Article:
(d) A suction assembly is provided at the other end of the chamber for withdrawing, cleaning and discharging air from the chamber while maintaining a negative air pressure therein, preferably in the order of 0.05 to 0.08 inches of water. Preferably, a battery of negative air machines is provided having a vertically extending array of suction outlets mounted in the hoarding wall at the other end of the chamber. The suction assembly is preferably operated to change the chamber air about 95 to 360 times per hour, as compared to the cold removal rate of 4 to 5 times per hour;
(e) Each of the centers of the fan assembly inlets and suction assembly outlets are preferably positioned to ensure that the centre of the air flow is about 1 to 3 feet out from the cladding. The air supply inlets are directed to send a stream of cool air laterally across the face of the wall. Stated otherwise, a stream of cool air, extending across substantially the full vertical extent of the chamber, moves parallel to the boiler wall and the center of the stream is spaced out from the wall.
It has been found that if the air stream is centered closer than about 1 foot from the cladding, excessive heat is picked up by the stream and the temperature within the chamber rises to unacceptable levels. If the stream is centered more than about 3 feet from the cladding, the workers, who stand about 2 feet from the cladding, are not sufficiently cooled by the stream, which is undesirable.
It has also been found that the stream needs to move parallel to the wall, in spaced arrangement therewith. If the stream is directed against the wall, air turbulence results and excessive heat is extracted from the wall; and
(f) With (a) to (e) in place, the workers remove part or all of the enclosed cladding and begin to dry remove the asbestos, preferably in narrow vertical strips (typically 3 feet in width), which are only a minor portion of the enclosed patch. As each strip is removed, a temporary insulating member, which can be a batt of mineral fibre insulation or a curtain of ceramic fiber cloth, is placed over the bared hot metal. As a result, the area of heat-emitting exposed steel wall is kept relatively small.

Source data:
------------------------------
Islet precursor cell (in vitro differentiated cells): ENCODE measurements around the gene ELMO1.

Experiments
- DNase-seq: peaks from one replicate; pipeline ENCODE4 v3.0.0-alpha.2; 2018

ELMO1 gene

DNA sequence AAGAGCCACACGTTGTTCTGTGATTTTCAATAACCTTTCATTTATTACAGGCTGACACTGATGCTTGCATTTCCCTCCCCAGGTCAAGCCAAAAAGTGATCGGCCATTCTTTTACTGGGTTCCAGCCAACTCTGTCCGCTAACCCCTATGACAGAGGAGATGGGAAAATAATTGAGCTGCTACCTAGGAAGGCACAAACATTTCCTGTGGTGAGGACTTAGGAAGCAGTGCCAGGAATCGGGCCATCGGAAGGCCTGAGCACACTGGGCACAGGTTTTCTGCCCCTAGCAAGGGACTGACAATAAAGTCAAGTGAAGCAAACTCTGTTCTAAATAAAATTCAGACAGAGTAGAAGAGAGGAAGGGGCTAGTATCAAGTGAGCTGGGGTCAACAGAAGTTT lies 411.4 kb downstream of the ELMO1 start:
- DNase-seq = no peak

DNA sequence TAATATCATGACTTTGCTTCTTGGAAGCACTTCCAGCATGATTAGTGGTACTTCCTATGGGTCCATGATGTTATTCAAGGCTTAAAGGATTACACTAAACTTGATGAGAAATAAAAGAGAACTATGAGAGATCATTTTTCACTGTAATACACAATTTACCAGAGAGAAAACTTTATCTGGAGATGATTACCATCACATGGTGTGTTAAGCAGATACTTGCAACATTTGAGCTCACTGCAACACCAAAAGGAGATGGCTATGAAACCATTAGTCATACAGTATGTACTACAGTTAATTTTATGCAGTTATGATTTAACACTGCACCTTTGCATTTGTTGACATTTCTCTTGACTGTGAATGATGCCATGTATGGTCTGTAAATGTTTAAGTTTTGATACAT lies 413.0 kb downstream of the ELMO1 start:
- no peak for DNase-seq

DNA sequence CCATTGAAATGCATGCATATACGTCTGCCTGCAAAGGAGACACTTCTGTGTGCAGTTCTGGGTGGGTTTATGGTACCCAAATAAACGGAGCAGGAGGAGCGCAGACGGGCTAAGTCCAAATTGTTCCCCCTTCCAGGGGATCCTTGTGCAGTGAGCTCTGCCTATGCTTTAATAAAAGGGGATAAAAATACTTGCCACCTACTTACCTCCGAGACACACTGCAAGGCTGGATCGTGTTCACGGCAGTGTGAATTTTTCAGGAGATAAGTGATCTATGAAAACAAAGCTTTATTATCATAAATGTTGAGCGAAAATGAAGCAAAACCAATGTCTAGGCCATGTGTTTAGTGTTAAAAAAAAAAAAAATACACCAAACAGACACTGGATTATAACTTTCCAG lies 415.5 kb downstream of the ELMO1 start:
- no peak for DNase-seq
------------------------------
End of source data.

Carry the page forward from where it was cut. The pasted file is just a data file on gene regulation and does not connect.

By combining (a) to (f) inclusive:
Only a small volume chamber is involved, so that it becomes relatively easy to supply the desired high rates of air flow;
The hoarding has been modified to cope with the hot near-wall conditions and will not burn, melt or lose its seal;
The fact that dry removal of the asbestos will greatly increase the incidence of airborne asbestos has been coped with by massively expanding the rate of air flow, thereby maintaining the fiber concentration below acceptable leve ls when supplied air respirators are used by the workers;
The fact that heat is being supplied into the enclosure has been dealt with by supplying a moving wall of cool air and learning how the air stream should be directed. The moving wall of air keeps the temperature within the chamber at the desired level, immerses the workers, and ensures that dead air "hot spots"do not develop; and
The area of exposed heat source has been minimized by using the narrow strip removal technique and temporarily insulating the increasing area of cleaned steel with the insulating members.
Broadly stated, the invention is a method for providing a work chamber in which a human can work to remove a cladded insulating asbestos layer from a hot wall, comprising: erecting a hoarding assembly having an innermost non-combustible portion sealed against the cladding, said hoarding assembly being adapted to provide an envelope and defining a work chamber; providing first means for injecting a stream of cool air through at least one air supply inlet located at one end of the chamber and spaced away from the cladding, said inlet being directed to supply the air stream generally parallel to the wall; providing second means, having at least one air outlet located at the other end of the chamber, for suctioning air from the chamber and maintaining a negative air pressure within the chamber relative to atmospheric pressure, removing entrained asbestos from the air, and discharging the cleaned air outside the envelope, said second means outlet and first means inlet being generally aligned; and actuating the first and second means to provide an air stream moving through the chamber, said air being withdrawn at a rate sufficient to ensure that between 95 and 360 chamber volumes of air move through the chamber per hour.